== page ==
Chinese Mid-Autumn festival ( the Moon Festival )
Chinese mid-autumn festival (中秋节, Zhōngqiū jié) is the second biggest festival a the Chinese New Year. It is held on the 15th of August according to the Chinese Lunar calendar. Lasting 3 to 7 days, depending on the year and where it falls in the calendar. In China and the surrounding regions, people get a day off for the festival if it falls on weekdays. Other countries have different ways of celebrating that that may not grant a festival day. There are many legends behind the Mid-Autumn festival but the most popular one is surrounded by romance, sacrifice, and honor.
Chinese Moon Festival Legend
The story is beautiful, romantic and inspirational. It starts with a young woman named Chang E (嫦娥, Cháng’é). She was an immortal who was cast down to earth to live in a poor farm family. At that time, there were 10 suns in the sky that kept getting hotter and hotter. Chang E became friends with a young hunter from the village named Hou Yi. Chang E convinced the young hunter that he was the strongest and bravest archer around so that he would shot down 9 of the 10 suns in order to save his village.
After doing so, the two married and became king and queen. Obsessed with immortality, Hou Yi ordered to concoct an elixir. It was a pill and Chang E swallowed it either accidentally or purposefully and fled. Her angry husband attempted to shoot her down as she floated to the moon where she stayed and lived the rest of her life. She is also the Goddess of the Moon. She and her husband, Hou Yi are also part of the reason for the Ying and Yang of Chinese culture facts because her husband eventually settled into life on the sun.
There’s another version of the story that Hou Yi didn’t go astray after he became a king. And Hou Yi asked for the elixir because he wanted to live with his beloved wife Chang E forever. In fact, when Chinese children are told the stories about Hou Yi, most of them heard of “Hou Yi is a good man who loves his wife so much” version. There are a total of four famous myths about Chinese mid-autumn festival that Chinese children have heard since they are little, including the story of Hou Yi, Chang E, Jade Rabbit and Wu Gang chopping the tree. Read complete four stories in Chinese Mid-Autumn Festival Myths and The Meaning Behind them.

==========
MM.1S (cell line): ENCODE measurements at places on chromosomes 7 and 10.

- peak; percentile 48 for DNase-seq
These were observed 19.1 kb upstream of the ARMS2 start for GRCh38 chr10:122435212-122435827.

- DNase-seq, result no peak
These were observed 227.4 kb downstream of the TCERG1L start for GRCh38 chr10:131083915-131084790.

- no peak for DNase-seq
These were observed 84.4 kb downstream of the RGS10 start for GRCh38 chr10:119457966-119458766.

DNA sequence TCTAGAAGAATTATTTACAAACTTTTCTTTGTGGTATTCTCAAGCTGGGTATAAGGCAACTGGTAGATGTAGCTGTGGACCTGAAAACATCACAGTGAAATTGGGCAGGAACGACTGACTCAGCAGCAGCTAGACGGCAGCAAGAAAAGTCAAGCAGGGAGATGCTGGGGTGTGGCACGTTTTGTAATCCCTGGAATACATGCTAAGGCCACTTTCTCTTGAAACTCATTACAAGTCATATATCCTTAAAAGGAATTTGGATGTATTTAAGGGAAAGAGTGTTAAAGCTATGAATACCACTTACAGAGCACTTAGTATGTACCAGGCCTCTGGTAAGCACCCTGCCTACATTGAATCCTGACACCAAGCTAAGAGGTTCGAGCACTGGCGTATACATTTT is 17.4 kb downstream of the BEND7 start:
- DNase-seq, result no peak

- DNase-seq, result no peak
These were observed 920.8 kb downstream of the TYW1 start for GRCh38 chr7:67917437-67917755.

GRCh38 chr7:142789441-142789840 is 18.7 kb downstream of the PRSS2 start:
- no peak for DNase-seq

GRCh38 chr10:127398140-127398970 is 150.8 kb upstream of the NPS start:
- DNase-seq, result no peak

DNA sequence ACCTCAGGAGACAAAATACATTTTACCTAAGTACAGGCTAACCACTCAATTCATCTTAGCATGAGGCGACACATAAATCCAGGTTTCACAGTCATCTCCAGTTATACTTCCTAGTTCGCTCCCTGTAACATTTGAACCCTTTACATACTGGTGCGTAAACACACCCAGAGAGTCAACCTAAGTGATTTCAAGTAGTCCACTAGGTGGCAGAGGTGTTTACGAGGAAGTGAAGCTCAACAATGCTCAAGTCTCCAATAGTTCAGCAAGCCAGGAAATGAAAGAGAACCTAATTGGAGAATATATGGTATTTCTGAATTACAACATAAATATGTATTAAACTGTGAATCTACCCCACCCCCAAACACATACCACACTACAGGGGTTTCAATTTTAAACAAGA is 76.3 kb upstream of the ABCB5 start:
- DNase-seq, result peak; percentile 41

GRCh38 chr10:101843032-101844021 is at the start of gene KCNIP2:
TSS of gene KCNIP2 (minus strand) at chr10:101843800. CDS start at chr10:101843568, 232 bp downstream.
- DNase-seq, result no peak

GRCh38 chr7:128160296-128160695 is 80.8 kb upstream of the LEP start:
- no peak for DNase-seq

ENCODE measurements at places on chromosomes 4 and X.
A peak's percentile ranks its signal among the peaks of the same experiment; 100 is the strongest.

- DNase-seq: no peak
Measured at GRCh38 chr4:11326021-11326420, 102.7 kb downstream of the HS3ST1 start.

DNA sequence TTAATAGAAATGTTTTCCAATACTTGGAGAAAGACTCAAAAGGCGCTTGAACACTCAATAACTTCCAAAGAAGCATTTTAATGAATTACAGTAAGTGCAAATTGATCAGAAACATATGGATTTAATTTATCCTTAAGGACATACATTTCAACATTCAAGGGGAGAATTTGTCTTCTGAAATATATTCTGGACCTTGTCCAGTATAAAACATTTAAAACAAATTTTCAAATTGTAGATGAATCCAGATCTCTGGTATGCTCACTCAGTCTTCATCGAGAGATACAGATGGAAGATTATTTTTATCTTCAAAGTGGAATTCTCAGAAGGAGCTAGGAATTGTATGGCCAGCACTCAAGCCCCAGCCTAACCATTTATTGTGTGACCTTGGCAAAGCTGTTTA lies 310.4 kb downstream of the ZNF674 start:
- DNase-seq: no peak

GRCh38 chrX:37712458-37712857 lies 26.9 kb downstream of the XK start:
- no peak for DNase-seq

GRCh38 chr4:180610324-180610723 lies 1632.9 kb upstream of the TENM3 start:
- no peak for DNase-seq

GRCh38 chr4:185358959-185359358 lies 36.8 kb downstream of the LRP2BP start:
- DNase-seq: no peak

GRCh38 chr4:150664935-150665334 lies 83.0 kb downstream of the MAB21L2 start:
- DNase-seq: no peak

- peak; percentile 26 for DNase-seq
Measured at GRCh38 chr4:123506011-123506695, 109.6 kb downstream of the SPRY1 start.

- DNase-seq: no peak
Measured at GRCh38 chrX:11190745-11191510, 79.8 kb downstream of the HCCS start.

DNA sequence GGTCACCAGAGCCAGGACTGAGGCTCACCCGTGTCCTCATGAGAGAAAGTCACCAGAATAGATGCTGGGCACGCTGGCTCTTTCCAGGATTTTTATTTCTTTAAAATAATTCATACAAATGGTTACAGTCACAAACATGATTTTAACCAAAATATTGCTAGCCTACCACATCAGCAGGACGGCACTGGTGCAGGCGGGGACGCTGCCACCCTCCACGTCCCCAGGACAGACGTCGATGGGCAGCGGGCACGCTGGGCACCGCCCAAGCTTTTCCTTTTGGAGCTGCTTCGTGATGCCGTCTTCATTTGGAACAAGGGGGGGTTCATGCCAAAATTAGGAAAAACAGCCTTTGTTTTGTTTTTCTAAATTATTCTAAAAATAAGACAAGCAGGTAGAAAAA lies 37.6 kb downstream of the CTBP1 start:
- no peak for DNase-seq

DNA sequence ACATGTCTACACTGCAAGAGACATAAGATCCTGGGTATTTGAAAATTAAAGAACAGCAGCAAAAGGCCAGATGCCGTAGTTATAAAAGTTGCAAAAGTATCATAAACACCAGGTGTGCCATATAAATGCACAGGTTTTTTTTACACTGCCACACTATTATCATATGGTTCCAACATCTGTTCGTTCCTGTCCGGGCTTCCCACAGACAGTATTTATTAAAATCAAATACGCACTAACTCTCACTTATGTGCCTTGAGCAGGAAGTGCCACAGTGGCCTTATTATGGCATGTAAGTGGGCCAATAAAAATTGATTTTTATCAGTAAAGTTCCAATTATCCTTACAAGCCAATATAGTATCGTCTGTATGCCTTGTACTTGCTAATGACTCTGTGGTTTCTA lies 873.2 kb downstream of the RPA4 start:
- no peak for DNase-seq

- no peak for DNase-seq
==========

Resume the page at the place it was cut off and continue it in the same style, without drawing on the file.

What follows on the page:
Mid-Autumn Festival Activities
Children making colorful lanterns
The moon festival or Mid-Autumn festival surrounds the moon and Chang-E. So, the majority of the activities are focused toward those two things. But some of the activities are family oriented and are meant to be enjoyed at the home around family and friends. The activities are as follows;
- There is a symbol of sacrifice that is made by setting up a feast for the Moon Goddess using mooncakes and other traditional foods.
- Appreciate the moon- this is significant because it symbolizes family reunion.
- The children make colorful lanterns as decorations.
- Making an effort of having a family dinner, is a big part of the festival. The Mid-Autumn/Moon Festival is usually when most families plan a family reunion with distant relatives.
- Giving gifts is a tradition as well as an activity done at the festival. It depends on the region you are celebrating in.
- As it is not just a traditional Chinese festival, the Moon festival is also a public holiday. So many people, not just festival goers travel short distances as a way to make their own traditions by going on a short train ride. They usually sold out the train tickets solid for the 3-day holiday.
- Lastly and most popular among younger people, is shopping during the festival as there are plenty of discounts and sales. You can participate in different activities depending on the region you are celebrating in.